For those familiar with women’s “lifestyle” magazines, the call to be “sexy” in some way or another is not new. We women need to have “sexy” everything: attitude, legs, skin, armpits, you name it. So pervasive is this message that I’m surprised that no one has spontaneously combusted from sexual arousal at the sight of a women’s magazine devotee.
And then we have the new Aquila magazine, whose key buzzwords are modesty and fabulousness.
As the “world’s first English fashion and lifestyle magazine for cosmopolitan Muslim women in Asia” that is based in Singapore, Aquila serves up the standard menu of any glossy: tips on make-up, shopping, book and film reviews, and some lightweight advice on career-building.
Aimed at readers from Malaysia, Indonesia, and Singapore, modesty and fabulousness are far from alien concepts: Muslim women of all ages, hijabis in particular, in Southeast Asia are intensely responsive to new faith-based sartorial trends, perhaps more so than women who do not cover their hair.
That said, Islamic consumerism, as cynical as it sounds, is a fairly new phenomenon in which women in the region form an active role. Aquila is an obvious byproduct of the purchasing power of Muslim women in Southeast Asia, but whether or not it aims to be representative of its target audience is quite another matter. So let us explore this issue by breaking it down to three parts, based on how well it’s doing for its intended readers thus far:
The good: The one thing I can generously say about Aquila is that there seems to be an intention that it offers something for everybody: from articles on face creams to an as yet developed page on “science,” which I hope will be a more informative take on scientific breakthroughs, instead of the science of eye creams and hair serum.
The bad: The beating heart of any self-respecting popular publication is the opinion piece. Often brief and pseudo-philosophical, the op-ed is, for me, what makes fashion magazines human and less banal. But that was what I thought before I came across the first opinion piece on Aquila. Entitled “Leap of Faith,” it reveals the thoughts of a Muslim man whose moral dilemma about his daughter dating a non-Muslim seems to completely eclipse his social drinking habits, at his favorite drinking hole no less! The piece ended on a cryptic note that suggested a sense hypocrisy that plagues the urban, middle-class and the selectively liberal Muslim communities in Southeast Asia, but lacked any insight or depth in what is a serious issue that very much concerns the intended reader.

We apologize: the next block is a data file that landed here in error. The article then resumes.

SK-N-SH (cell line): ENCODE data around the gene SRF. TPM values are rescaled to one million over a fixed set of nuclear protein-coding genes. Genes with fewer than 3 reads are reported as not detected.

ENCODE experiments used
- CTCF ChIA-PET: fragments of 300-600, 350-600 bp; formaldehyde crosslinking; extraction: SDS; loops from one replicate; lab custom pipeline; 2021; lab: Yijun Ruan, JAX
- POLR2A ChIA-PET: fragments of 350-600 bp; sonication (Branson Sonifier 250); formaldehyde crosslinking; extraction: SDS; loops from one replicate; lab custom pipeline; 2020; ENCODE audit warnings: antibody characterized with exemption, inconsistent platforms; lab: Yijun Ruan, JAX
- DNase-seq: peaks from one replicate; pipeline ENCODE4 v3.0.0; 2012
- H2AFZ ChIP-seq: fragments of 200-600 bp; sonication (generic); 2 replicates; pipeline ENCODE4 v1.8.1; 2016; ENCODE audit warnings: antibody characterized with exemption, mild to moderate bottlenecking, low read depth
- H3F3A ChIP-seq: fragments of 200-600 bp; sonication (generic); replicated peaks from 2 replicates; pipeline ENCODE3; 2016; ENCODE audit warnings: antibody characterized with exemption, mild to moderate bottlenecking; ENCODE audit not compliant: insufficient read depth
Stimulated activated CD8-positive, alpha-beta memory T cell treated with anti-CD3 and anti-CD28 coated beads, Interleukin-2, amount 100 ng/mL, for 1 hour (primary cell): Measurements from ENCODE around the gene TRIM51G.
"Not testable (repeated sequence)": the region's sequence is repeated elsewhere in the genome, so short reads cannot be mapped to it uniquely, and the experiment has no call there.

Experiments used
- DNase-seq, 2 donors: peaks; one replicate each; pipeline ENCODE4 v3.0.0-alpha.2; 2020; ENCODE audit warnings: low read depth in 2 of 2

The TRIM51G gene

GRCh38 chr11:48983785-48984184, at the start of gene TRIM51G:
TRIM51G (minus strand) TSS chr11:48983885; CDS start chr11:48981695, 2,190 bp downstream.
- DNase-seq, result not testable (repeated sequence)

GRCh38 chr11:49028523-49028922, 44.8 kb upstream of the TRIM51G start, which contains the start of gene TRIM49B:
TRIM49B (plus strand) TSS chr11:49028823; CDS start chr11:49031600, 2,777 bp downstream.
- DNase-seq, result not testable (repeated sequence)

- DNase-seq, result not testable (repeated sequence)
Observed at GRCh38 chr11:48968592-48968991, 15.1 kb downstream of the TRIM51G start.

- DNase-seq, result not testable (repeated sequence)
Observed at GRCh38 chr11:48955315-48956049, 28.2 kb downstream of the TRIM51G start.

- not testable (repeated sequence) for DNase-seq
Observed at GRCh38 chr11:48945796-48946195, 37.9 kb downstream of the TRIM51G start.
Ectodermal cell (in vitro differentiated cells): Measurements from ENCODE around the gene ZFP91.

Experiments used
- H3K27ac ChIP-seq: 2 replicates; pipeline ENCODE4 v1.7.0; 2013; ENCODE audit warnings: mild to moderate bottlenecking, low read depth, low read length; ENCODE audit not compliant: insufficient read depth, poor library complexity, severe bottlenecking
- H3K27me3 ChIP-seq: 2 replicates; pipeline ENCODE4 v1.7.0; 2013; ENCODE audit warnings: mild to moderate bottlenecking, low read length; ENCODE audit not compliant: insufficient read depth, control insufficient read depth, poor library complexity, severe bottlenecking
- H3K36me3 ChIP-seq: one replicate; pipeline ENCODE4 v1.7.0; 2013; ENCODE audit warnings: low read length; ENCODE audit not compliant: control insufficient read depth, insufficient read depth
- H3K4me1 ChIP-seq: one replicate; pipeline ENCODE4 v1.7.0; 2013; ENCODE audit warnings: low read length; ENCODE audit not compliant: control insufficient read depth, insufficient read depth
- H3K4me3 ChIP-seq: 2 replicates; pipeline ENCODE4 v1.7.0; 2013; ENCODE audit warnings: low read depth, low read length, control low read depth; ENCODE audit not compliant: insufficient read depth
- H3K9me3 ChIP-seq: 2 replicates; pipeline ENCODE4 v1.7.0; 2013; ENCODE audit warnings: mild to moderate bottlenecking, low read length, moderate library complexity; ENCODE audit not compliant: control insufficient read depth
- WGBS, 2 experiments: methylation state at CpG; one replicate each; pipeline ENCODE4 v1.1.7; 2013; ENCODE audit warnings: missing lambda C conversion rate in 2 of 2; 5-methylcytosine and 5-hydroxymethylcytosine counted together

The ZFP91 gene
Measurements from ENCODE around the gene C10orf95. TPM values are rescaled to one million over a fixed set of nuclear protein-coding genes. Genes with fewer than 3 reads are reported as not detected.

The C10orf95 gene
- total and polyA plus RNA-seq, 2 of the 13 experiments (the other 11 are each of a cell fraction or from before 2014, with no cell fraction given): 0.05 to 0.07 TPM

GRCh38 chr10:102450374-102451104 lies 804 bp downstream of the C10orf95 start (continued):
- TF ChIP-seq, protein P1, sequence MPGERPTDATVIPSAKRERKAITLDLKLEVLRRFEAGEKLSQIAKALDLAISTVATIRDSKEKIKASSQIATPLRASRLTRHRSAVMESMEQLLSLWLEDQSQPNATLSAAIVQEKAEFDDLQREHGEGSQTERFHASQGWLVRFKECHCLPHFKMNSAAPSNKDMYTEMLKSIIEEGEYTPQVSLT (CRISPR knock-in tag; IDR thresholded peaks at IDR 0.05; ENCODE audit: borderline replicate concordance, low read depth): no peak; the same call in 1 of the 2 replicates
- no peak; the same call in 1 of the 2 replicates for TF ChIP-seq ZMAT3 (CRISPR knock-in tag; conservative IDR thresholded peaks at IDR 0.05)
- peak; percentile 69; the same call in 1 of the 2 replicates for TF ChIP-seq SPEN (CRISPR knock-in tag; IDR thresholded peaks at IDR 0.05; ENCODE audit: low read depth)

The could-be-better: Though brand-spanking-new with the impressive accolade of being a kind of landmark magazine for Southeast Asian Muslim women, Aquila looks more like a half-built project with little pizzazz. The graphics leave plenty to be desired, but then that wouldn’t be such an issue if it had more substantial content. I get the feeling that Aquila isn’t really targeted at parents, as it lists “kids” as a “lifestyle” issue that sits at the bottom of the drop down list. But I shouldn’t really be asking for the moon here, as most fashion and beauty magazines rarely figure parenthood as a particularly “trendy” subject.
In sum, Aquila is far from divinely inspired. It is a bland derivative of many beaten dead horses called women’s fashion magazines, except with less exposed flesh. It reminds me why I’ve stopped reading such things for good. I’m also not entirely convinced that it is trying hard to be representative of the young, upwardly mobile Muslim women who are taking Singapore, Indonesia, and Malaysia by storm. If the magazine’s rather “modest” vision of being “the world’s most trusted authority on the intelligence of affluent Muslims” is anything to go by, I would suggest Asian Muslim women to read elsewhere for fabulous inspiration.